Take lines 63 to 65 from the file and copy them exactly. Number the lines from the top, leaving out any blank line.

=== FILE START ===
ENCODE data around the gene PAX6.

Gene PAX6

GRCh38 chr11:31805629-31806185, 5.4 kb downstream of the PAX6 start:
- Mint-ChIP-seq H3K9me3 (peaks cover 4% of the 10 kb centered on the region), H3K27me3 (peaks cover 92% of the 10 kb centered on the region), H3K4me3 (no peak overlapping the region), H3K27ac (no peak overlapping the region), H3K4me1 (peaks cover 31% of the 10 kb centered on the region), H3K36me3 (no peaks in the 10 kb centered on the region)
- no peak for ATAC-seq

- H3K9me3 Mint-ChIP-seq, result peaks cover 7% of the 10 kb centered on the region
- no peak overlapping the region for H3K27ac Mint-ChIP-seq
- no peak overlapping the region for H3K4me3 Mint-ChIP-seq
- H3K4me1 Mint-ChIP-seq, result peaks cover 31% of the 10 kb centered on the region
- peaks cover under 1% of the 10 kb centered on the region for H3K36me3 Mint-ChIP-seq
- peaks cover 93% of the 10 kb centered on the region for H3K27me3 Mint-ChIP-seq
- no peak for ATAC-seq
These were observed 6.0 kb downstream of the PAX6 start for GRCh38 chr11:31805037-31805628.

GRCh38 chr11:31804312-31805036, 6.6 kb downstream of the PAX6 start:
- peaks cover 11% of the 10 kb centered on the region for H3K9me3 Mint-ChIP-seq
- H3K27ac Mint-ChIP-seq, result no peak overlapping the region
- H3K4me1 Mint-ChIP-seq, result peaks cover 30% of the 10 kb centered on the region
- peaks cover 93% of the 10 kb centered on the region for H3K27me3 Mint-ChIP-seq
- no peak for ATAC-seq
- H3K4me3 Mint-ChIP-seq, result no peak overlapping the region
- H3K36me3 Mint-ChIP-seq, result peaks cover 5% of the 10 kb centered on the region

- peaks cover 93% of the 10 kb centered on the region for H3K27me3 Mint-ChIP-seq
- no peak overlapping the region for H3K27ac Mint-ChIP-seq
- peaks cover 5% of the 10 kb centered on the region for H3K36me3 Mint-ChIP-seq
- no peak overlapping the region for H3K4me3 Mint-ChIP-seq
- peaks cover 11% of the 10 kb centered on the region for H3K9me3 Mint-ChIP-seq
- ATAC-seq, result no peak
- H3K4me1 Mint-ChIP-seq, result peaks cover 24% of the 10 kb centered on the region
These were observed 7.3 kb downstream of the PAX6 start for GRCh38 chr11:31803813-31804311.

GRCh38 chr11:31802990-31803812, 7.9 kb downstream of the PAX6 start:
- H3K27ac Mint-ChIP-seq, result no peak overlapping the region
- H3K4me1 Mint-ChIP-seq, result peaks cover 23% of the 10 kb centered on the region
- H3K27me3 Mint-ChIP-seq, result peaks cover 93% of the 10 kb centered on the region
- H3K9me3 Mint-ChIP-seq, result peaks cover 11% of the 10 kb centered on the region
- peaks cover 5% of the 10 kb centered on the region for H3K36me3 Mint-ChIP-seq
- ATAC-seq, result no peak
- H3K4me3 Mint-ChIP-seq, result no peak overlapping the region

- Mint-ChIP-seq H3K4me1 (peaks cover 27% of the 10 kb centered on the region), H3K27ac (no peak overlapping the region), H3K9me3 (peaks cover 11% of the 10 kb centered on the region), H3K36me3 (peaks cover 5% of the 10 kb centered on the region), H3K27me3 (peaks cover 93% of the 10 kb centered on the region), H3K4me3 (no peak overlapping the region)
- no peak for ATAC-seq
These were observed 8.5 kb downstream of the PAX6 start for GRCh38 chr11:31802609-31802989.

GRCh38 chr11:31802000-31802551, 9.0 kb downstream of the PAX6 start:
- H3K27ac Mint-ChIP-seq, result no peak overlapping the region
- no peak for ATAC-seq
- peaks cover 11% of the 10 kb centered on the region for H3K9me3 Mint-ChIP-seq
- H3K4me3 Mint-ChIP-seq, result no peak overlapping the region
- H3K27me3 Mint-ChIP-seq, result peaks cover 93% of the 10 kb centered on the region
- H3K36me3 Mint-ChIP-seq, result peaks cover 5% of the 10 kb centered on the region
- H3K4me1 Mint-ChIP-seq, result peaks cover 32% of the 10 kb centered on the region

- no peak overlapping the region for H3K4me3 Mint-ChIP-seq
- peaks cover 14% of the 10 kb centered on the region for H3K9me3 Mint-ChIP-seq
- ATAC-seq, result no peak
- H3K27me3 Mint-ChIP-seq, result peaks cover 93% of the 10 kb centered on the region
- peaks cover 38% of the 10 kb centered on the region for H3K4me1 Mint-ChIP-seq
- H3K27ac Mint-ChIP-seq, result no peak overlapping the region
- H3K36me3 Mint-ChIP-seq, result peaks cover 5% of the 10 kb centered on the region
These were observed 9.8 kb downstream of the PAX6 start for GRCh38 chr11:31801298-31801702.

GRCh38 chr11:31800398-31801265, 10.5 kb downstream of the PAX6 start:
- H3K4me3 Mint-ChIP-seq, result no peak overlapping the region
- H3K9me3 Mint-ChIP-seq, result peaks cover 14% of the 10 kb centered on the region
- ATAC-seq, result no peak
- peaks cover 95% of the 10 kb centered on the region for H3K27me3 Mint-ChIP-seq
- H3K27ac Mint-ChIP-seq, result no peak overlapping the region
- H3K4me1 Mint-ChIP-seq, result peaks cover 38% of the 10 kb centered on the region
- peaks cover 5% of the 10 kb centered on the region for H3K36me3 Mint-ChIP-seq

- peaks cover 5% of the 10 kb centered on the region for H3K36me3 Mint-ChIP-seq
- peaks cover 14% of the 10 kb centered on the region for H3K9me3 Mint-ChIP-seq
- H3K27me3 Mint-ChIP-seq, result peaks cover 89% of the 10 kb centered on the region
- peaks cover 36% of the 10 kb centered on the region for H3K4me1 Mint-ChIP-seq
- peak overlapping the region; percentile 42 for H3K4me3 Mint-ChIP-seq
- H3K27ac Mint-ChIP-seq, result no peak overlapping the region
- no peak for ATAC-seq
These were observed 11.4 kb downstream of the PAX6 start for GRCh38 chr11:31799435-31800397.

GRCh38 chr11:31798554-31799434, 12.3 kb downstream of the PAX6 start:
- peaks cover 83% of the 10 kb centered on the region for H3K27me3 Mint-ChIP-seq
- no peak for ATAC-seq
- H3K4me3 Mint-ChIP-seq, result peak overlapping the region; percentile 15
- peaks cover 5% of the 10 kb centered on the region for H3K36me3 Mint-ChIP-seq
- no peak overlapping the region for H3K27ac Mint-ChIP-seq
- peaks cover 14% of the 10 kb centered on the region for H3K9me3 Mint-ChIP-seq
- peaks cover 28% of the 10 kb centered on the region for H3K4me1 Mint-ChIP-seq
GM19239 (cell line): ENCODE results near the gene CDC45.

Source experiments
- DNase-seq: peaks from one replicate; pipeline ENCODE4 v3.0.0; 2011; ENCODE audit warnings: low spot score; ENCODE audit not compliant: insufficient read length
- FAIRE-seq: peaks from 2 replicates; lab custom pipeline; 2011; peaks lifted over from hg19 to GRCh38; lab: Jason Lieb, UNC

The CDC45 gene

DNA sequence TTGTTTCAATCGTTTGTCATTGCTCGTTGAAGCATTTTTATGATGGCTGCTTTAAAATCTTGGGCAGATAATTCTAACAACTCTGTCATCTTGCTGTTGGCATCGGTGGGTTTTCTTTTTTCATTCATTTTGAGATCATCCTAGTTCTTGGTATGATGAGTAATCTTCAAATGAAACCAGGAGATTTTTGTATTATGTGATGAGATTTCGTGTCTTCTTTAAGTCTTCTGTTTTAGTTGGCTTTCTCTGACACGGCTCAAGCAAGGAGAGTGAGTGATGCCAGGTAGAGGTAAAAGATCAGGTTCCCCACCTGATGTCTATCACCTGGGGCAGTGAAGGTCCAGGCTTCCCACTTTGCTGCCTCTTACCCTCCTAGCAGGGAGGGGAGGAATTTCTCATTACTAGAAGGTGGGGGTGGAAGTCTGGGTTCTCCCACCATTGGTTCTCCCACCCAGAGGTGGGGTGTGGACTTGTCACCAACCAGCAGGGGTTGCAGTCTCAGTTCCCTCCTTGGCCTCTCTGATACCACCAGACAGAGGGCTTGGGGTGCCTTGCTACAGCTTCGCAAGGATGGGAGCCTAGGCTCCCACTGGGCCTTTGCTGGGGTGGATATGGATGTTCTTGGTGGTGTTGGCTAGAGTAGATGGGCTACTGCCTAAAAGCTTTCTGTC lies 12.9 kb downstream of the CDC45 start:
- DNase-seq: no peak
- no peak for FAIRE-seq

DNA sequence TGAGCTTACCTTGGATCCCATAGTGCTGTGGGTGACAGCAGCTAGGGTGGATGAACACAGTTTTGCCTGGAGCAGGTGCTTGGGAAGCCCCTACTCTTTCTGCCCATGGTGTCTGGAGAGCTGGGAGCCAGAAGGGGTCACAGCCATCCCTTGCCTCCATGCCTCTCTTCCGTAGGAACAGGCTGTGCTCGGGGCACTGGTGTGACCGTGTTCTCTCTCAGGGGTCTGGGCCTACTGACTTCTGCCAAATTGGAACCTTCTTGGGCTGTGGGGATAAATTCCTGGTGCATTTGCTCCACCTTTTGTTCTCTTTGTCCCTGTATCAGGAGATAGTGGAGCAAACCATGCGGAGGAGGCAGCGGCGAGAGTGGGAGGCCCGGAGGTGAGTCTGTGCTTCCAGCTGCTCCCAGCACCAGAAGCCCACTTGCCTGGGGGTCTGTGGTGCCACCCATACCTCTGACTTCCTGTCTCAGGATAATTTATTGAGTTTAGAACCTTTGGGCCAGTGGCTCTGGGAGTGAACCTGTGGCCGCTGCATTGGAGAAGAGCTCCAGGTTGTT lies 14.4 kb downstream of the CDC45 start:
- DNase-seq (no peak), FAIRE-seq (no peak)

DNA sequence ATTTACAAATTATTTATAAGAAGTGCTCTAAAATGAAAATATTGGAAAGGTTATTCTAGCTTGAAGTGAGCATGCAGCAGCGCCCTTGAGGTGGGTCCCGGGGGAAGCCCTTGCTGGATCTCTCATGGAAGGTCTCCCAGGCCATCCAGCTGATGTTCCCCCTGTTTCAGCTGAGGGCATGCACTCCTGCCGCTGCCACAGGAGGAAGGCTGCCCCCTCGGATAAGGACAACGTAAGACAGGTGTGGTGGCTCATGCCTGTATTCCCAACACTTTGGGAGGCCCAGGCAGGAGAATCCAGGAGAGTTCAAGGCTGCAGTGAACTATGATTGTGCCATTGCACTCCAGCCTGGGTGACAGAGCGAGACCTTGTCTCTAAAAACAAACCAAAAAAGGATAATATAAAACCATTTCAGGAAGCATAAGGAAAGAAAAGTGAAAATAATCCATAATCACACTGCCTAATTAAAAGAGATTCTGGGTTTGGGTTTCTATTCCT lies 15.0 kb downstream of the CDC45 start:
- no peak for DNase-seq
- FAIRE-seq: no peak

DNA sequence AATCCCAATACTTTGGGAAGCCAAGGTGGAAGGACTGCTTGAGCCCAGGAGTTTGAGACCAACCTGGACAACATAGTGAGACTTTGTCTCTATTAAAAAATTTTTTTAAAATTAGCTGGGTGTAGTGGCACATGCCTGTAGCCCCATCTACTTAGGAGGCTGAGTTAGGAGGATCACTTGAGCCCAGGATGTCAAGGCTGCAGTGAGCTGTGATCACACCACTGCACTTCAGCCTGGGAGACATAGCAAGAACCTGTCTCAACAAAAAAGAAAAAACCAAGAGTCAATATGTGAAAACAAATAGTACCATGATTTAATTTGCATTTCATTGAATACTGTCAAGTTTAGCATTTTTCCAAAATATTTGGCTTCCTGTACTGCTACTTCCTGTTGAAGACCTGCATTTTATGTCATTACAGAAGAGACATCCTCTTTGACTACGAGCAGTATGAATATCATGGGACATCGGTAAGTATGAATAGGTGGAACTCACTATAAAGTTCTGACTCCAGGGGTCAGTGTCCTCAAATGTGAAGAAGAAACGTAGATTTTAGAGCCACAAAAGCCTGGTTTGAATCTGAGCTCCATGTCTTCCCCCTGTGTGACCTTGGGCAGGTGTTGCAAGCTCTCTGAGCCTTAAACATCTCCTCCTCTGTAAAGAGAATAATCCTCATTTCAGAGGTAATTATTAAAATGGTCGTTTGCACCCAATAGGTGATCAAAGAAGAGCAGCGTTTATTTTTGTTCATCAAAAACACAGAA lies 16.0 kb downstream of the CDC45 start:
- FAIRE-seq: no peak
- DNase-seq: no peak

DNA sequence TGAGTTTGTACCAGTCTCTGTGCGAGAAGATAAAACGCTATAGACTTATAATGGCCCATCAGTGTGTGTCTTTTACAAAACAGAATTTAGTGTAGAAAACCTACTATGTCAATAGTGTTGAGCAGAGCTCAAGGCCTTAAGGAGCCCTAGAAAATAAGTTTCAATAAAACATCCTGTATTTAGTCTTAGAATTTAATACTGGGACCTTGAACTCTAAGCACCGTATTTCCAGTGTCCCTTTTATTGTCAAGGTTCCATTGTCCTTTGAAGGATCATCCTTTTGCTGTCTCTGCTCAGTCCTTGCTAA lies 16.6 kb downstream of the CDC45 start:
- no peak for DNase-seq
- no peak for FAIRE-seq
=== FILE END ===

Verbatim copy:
- H3K4me1 Mint-ChIP-seq, result peaks cover 38% of the 10 kb centered on the region
- peaks cover 5% of the 10 kb centered on the region for H3K36me3 Mint-ChIP-seq

- peaks cover 5% of the 10 kb centered on the region for H3K36me3 Mint-ChIP-seq